A love affair with Paris cafés

One of the things I love most about Paris is that anytime I get restless chez moi I can run out the door, cross the street, and go sit in a nearby café.  This is definitely something I did not do when growing up in a small town in Iowa (not exactly a café culture, although we did, believe it or not, have a real French restaurant run by real French people but that’s another story).  Just watching other people, imagining their lives, gets my mind off my own preoccupations.  But of course I don’t go to cafés solely for negative reasons: I go to meet friends, do some writing, see new faces, get new ideas.

People are always asking me what my favorite café is.   I invariably answer their question with another question:  What time of day are you talking about?  Some cafés are perfect for early morning coffee and writing, others for afternoon tea with a friend, yet others for a relaxing end of the day drink.  So many cafés (40,000 now down from 200,000 in the 60s but still…), so little time!  One of my favorite cafés is right at the entrance to Les Jardins du Palais Royal near that unusual metro station entrance that looks like colorful glass balls (some people hate it, I like it).  But strange phenomenon:  I can’t tell you the number of times I’ve arranged to meet people there and can’t remember the name….ah, yes, it’s Le Nemours. Don’t say I didn’t tell you.

I don’t go to Le Flore or Les Deux Magots simply because I’m a reverse snob and avoid going where everyone else does.   I admit, though, that it’s easier to meet people in a landmark café simply because you can remember the name and everyone knows where it is (the Café Marly at the Louvre is a case in point – I mean, how can anyone not find the Louvre?).

We’re gifted with a plethora of cafés near our apartment in the 20th.  On the rue des Pyrenees there’s a popular one called “Les Ours” (The Bears). Very appropriate for the Pyrenees!  There’s the Rendez-vous des Amis which I frequented assiduously until its charming owners retired and a new guy came in, installed a TV set, and kept it on all day.  Au revoir, Rendez-Vous. I headed down the street to the Ramus (named after a sixteenth century French philosopher, no less) which doesn’t have a TV set, or at least one that’s turned on, for the good reason that it is located at the upper entrance to the Père Lachaise cemetery and is often the spot families and friends choose to repair to before or after funeral services.  You know they’ve come from, or are going to, a funeral because they’re generally in large groups and dressed in black.  Sometimes the people are very sad and silent, sometimes, like the other day, they’re drinking wine and exchanging banter and jokes (maybe they think the dear departed would not have appreciated long faces?).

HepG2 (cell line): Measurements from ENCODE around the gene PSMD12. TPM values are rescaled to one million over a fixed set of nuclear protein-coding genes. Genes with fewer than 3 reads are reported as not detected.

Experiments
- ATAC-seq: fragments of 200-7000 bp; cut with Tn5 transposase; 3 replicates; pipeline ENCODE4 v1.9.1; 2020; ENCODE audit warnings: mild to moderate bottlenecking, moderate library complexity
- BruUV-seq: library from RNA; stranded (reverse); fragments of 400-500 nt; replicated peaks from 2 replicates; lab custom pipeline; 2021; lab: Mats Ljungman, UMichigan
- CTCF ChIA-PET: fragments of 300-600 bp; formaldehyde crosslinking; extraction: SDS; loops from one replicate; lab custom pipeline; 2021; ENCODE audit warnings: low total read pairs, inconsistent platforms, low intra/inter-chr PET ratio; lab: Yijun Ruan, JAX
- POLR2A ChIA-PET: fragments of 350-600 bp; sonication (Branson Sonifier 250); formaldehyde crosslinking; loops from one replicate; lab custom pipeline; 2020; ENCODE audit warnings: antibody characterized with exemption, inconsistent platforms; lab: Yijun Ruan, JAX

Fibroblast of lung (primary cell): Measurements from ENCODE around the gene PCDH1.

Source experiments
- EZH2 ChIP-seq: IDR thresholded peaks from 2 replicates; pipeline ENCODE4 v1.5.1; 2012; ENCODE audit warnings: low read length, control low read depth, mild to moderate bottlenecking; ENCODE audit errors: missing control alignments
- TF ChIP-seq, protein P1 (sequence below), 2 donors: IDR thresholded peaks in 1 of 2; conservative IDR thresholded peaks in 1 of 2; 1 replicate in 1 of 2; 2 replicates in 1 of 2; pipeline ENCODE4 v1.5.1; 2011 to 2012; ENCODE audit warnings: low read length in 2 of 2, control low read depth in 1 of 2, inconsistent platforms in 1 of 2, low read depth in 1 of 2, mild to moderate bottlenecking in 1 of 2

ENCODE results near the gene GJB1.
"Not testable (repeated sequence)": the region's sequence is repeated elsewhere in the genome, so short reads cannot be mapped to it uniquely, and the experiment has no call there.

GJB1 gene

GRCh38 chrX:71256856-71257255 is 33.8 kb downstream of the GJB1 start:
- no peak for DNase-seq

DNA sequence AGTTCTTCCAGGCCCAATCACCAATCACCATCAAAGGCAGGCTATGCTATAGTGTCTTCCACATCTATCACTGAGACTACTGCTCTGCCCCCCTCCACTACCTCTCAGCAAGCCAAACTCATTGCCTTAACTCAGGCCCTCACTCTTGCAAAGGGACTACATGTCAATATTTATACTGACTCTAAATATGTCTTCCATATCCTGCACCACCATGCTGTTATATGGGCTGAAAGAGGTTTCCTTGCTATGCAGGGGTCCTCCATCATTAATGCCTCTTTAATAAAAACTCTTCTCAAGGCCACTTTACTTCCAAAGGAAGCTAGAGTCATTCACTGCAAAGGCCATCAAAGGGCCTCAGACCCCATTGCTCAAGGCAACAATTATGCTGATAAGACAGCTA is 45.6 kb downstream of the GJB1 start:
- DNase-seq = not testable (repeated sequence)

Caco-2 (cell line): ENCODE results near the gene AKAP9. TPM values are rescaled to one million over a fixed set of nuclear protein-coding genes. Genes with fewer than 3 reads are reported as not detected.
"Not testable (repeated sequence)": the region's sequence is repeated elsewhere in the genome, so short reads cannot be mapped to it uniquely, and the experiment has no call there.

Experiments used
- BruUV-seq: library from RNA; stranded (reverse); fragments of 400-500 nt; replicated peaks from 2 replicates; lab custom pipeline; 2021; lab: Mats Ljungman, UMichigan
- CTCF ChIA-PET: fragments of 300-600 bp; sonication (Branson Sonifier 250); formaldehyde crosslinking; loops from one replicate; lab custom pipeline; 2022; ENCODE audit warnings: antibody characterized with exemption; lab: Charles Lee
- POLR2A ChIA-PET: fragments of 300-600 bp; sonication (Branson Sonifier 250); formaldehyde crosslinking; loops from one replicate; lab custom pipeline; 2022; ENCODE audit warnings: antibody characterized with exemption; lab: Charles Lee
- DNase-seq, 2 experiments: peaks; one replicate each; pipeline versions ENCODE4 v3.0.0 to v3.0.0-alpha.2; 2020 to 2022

Cafés are good for glad and sad and great for romance as well.   The real reason I love cafés?   I met Philippe in one – and yes, I can easily remember its name – Le Select on the Boulevard Montparnasse, the gathering place of writers and artists like Picasso and Hemingway. Très romantique!

Recently while having a drink there, we watched as a dark-haired young fellow made a play for an attractive sophisticated blond sitting alone.  They chatted a few minutes before her boyfriend walked in the door. The disappointed suitor immediately returned to his seat and left shortly afterwards. So why do I think that wasn’t the end of the story?

Because that’s what Paris cafés are all about – the “what might happen” factor.  Romance is in the air – and you never know.  You might just meet your future partner in a Paris café…. 

 

 

 

 

 

6 thoughts on “A love affair with Paris cafés”

      1. Ann Marie Farley

        I will be sitting in a Paris cafe this September 9th. Our son fell in love with a french girl in Lyon and they were
        married in January of this year. So now we are going to France and meet her family! Ever since they were married, I have been reading books about Americans living in France. I have read your first 2 books and now I am going to start reading your newest book. I LOVE the way you write; what a joy you are! I also love
        the interviews with your husband, Philippe. I can tell why you fell in love with him. You both have given me wonderful insight as to what life in France is like. Thank you so much!

        1. harriet.welty

          Thanks so much, Ann Marie. I hope you will enjoy your stays in France with your son and French daughter-in-law. I’m sure you’ll see firsthand all the joie de vivre this country has to offer. Enjoy people watching in that French café you’ll be in on September 9th!

  1. I love reading your comments! I’ve enjoyed your books. I can’t help but be astonished to learn that Shenandoah had a French restaurant. (I grew up in Atlantic…so when I read you were from Shen…it stuck with me…)

    Parisian cafes are sublime. Merci!!!

    1. harriet.welty

      I’m sure the Normandy Inn in Shenandoah and its French owners who were good friends of my parents prompted my interest in France and my love of sitting in Parisian cafés. As I wrote in Joie de Vivre, sitting in one particular French café changed my life: it’s where I met Philippe! Vive les cafés parisiens and thanks for writing.

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